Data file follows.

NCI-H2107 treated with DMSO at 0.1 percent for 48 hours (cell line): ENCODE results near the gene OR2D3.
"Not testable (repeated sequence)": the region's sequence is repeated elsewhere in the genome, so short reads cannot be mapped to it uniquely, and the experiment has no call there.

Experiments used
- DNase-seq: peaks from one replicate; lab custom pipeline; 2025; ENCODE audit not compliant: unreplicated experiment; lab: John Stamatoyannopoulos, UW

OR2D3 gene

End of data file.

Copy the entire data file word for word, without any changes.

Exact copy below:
NCI-H2107 treated with DMSO at 0.1 percent for 48 hours (cell line): ENCODE results near the gene OR2D3.
"Not testable (repeated sequence)": the region's sequence is repeated elsewhere in the genome, so short reads cannot be mapped to it uniquely, and the experiment has no call there.

Experiments used
- DNase-seq: peaks from one replicate; lab custom pipeline; 2025; ENCODE audit not compliant: unreplicated experiment; lab: John Stamatoyannopoulos, UW

OR2D3 gene